In the past I have praised your blog at several occasions, but mostly just for good musical selection, which is of course the main draw to any music blog I guess. However, I also really like your write-ups and I very much enjoy seeing the parallels in our “musical journeys”. I guess I am a couple of years older than you (37 yrs) and the soundtrack to my youth (or rather my introduction to punk and hardcore) involved some other albums, but I guess in essence the experiences were often the same.
By now I am similar to Nick (above) in that on paper I live a very bourgeois life (I have a wife and 2 kids and I live in a real middle class neighborhood). I also still love HC music and I still like to wear my old band t-shirts (at least the ones that have survived this long), but for various reasons I also haven’t been to a show in ages. I guess that’s just the way it goes sometimes.
When I was a young punk in Germany in the late 80s and early 90s I went to a ton of hardcore gigs all over Germany and the Netherlands. Oftentimes, particularly at shows in youth centers or squatted houses, you would have these 40 year old Anarcho Punks that already had been around when Discharge and GBH roamed the earth. These hardened veterans would often criticize bands that I loved because they weren’t political enough or capitalist sell-outs (probably because they sold t-shirts for 10 bucks after the show or some other ridiculous reason). Clearly, I don’t want to be that like that type of old fuck who just says “everything was better in the past”, but the commercialization of HC with bands like Sick of it All, Madball and Biohazard who all of a sudden all played the same radio-friendly Metalcore really annoyed me and that was part of the reason why I stopped caring for new HC bands sometime in the mid 90s. So there is your elitism of the old generation, the flipside to the arrogance of youth if you will (I take off my monocle and top-hat and put it on the side table…). However, I also agree with Nick’s very pragmatic approach - take what you like and fuck the rest.
Now in the last 3 years I have rediscovered my love for HC and I am finding all these bands that are not so new anymore, but which I missed the first time around. And obviously that’s where you and your blog come in. Sure there are a lot of sites out there where you can dl almost anything, but it is really nice if it gets put into a context (even if that context is just a good “sounds like X…” description). My impression is that people here trust your taste and they come back because they get hardly ever disappointed (I know I do).
Well I hope that is enough ointment for your blogger soul for now ;-) Keep up the good work.

12:11 AM  
Blogger swizcore said...

Keep it up, never mind the know-it-alls. In my experience they are only in it because they want to "drop knowledge" not for the love of it. I haven't been in the scene for going on 10 years and I can tell you I ma more pumped about my own personal love affair with hardcore and music in general than I ever was when I was going to shows. It's all in your heart, fuck the fly by night big mouths!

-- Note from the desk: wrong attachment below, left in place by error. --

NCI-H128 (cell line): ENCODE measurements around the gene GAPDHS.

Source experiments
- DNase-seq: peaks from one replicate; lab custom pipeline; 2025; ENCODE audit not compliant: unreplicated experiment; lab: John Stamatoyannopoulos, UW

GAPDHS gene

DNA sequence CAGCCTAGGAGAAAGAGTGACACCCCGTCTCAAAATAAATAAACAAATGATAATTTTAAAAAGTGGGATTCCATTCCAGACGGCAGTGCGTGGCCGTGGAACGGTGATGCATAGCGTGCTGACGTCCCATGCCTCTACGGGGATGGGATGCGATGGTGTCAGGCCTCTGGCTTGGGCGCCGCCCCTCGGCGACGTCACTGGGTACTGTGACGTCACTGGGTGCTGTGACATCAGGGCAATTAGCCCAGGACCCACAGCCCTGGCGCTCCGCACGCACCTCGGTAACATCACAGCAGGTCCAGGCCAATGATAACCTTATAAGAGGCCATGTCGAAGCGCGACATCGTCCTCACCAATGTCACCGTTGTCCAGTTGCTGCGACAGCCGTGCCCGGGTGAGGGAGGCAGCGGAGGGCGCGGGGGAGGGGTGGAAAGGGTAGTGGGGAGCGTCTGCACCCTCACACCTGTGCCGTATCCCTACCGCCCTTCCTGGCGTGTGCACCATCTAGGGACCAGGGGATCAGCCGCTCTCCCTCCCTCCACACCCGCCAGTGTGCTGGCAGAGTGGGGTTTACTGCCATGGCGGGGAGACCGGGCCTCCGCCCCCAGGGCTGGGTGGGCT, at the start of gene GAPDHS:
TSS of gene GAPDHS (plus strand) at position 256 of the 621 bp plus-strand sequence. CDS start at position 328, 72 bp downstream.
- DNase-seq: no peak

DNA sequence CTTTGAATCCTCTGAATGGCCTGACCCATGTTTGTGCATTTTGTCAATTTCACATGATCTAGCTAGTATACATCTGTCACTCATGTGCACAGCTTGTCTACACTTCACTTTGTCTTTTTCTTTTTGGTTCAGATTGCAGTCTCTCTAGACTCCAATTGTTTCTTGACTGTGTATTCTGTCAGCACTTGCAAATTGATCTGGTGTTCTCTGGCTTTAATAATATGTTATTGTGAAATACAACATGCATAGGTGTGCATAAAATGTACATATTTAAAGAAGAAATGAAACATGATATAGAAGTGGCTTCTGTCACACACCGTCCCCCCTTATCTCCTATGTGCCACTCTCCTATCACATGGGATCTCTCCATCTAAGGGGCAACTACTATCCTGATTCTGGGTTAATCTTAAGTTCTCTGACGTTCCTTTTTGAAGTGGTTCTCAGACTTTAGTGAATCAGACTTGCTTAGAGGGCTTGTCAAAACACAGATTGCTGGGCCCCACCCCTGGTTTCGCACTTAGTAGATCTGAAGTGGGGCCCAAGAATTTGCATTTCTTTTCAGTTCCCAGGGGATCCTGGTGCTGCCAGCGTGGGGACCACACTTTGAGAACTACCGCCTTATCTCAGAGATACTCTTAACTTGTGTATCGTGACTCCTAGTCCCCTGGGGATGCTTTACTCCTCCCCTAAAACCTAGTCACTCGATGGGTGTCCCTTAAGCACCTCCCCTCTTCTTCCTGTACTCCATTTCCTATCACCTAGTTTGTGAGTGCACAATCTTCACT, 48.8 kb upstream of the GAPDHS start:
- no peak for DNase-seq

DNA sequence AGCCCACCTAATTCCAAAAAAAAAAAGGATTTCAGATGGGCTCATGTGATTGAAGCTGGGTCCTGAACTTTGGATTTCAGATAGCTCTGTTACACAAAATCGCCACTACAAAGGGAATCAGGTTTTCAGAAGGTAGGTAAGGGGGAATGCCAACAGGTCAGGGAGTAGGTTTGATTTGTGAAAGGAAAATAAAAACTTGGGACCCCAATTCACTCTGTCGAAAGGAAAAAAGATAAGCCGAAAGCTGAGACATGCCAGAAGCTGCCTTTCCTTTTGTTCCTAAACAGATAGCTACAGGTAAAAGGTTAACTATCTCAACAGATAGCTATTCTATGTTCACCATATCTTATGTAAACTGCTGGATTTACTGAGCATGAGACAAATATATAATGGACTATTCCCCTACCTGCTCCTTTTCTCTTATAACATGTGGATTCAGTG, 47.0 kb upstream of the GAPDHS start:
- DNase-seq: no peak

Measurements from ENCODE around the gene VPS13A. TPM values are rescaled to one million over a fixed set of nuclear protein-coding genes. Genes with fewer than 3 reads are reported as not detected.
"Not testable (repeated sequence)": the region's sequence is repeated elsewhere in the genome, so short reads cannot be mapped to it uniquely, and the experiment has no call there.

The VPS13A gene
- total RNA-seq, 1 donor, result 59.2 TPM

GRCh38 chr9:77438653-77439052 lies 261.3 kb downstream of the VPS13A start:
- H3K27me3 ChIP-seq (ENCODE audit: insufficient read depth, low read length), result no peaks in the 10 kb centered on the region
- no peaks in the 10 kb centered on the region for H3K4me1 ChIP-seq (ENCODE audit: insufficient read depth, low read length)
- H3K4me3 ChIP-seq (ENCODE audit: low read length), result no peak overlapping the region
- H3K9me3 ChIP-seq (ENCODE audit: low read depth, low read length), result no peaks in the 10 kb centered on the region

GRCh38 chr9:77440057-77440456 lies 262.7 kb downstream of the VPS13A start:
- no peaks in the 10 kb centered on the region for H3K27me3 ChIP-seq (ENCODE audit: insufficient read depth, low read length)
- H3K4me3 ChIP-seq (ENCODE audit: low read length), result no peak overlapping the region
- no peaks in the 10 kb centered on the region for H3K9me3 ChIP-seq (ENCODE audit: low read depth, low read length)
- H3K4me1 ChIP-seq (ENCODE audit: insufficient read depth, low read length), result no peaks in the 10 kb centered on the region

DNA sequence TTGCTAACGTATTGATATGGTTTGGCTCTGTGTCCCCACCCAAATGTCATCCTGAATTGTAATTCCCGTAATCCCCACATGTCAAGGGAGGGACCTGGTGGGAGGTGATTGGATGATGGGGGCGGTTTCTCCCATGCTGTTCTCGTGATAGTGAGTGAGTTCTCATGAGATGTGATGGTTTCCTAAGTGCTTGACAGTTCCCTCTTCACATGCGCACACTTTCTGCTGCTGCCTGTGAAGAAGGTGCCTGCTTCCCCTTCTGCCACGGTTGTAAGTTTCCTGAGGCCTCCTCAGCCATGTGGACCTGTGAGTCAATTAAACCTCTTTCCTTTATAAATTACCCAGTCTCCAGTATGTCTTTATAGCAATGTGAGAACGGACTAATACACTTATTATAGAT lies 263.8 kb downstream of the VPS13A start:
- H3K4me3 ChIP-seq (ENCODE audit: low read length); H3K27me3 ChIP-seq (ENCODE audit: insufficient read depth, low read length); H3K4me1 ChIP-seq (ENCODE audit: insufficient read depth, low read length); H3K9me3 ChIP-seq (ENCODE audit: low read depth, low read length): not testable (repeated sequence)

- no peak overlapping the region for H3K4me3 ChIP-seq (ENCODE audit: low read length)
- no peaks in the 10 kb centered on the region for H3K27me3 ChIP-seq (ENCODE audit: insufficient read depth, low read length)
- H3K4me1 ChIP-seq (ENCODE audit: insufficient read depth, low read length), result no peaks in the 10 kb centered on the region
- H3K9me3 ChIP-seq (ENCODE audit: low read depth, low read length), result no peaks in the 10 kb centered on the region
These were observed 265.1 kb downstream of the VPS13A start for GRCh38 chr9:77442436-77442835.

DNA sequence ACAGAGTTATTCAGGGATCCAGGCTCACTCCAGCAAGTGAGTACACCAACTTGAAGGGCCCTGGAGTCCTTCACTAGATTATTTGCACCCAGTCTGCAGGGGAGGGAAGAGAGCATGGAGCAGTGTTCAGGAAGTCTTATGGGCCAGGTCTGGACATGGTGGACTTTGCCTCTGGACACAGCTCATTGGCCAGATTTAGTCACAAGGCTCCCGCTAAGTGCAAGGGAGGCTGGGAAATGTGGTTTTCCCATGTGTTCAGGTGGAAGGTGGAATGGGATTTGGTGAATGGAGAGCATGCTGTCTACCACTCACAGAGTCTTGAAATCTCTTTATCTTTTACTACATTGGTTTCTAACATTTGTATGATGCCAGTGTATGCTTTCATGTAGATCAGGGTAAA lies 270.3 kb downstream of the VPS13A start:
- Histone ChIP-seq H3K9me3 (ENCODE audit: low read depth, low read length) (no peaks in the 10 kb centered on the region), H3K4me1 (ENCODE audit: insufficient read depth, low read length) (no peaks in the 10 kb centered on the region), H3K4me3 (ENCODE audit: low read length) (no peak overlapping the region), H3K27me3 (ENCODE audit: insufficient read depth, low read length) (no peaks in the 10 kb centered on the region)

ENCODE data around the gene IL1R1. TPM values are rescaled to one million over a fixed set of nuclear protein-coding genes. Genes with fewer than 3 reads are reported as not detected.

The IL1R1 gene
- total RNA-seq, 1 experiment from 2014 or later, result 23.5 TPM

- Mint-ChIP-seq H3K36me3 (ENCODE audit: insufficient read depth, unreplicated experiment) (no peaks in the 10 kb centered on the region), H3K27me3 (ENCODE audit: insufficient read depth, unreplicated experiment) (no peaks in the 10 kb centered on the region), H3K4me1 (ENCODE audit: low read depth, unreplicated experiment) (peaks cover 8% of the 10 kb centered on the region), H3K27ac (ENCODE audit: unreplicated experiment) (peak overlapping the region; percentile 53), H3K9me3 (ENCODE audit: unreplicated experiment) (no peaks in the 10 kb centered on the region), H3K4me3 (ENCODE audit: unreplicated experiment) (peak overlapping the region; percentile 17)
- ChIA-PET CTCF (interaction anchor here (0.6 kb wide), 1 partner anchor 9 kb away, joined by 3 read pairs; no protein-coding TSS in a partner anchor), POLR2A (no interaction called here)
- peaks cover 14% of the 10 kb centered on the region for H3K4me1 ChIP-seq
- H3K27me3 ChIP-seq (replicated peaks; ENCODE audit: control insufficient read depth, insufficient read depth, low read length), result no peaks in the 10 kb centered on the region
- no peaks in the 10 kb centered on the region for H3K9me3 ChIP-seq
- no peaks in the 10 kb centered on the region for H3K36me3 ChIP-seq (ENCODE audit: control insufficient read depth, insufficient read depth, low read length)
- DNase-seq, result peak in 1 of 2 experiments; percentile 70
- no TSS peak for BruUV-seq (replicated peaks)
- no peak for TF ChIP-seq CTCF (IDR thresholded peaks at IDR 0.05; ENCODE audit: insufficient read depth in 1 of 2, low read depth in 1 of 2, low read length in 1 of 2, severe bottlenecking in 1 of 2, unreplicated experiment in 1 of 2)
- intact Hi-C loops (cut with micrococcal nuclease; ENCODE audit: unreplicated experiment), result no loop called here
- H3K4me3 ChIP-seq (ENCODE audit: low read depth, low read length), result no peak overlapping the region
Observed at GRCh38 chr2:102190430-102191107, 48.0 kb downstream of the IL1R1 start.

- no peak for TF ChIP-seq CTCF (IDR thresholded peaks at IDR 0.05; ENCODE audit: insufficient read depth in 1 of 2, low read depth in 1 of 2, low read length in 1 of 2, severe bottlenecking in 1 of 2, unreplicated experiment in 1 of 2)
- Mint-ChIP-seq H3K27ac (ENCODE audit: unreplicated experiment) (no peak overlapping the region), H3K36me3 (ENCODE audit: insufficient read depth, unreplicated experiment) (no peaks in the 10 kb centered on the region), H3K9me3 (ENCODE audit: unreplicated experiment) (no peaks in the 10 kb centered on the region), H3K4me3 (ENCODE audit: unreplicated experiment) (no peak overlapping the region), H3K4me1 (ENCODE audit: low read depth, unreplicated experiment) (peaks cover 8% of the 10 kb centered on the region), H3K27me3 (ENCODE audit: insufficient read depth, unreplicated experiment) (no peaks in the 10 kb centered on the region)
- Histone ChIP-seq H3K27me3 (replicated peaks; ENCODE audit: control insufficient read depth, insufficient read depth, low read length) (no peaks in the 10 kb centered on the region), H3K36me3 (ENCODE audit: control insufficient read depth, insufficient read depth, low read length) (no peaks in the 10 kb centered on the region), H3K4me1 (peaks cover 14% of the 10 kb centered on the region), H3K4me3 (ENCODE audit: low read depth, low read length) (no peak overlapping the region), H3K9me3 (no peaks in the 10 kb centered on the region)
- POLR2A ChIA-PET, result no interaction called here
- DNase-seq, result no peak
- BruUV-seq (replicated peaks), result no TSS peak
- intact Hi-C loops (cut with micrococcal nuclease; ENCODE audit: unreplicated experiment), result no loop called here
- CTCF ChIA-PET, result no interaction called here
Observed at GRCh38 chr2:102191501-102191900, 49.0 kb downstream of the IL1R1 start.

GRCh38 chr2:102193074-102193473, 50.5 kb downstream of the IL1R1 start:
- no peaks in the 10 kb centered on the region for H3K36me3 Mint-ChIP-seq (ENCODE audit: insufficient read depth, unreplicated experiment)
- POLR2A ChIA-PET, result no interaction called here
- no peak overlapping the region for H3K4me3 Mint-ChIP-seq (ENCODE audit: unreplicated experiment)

5:34 PM  
Blogger Low_Rumble said...

Hi, cool blog. A buddy brought this to my attention, good schtuff. I was the drummer for DIVE. The 7" you have up is the re-pressing of the original Force Five 7" that was on Evolution Records(the logo had an upside-down star with an "E" in the middle a la Rev, like a fuck you to a label gone astray), one-thousand copies made. The original cover was completely different and I believe the insert wasn't the same, either. This stuff was recorded in West Boylston, MA in late '91. Oddly enough, DIVE did a reunion of sorts this past January or so to very good reception.
You sorta nailed it on the head as to the influences: we dug Burn, Inside Out, AF, SOIA, Eye For An Eye, Quicksand, as well as bands like Rorschach, Born Against, etc. Didn't really dig shit like Downcast and that pretentious shit-- we always thought Kent McClard was an uptight douche and were more into the "fun" aspect of the 'core.
Anyways, if you dig the stuff on the blog, check out our Myspace site. There're some live songs from the Jan '07 reunion as well as stuff from this 7" and a split tape with Opposition. I'm not trying to advertise per se; I doubt we'll play again... if you dig the songs, though, the site is . Thanks for caring enough to do a cool blog spedine.

4:32 PM  
Anonymous Anonymous said...

Does anyone still have this Dive discography of sorts? I've been after their music for so long and was disappointed when the download link had been deleted. Any help would be appreciated. Thanks

11:04 AM  
Anonymous Anonymous said...

Boom, here's the whole enchilada.

12:42 PM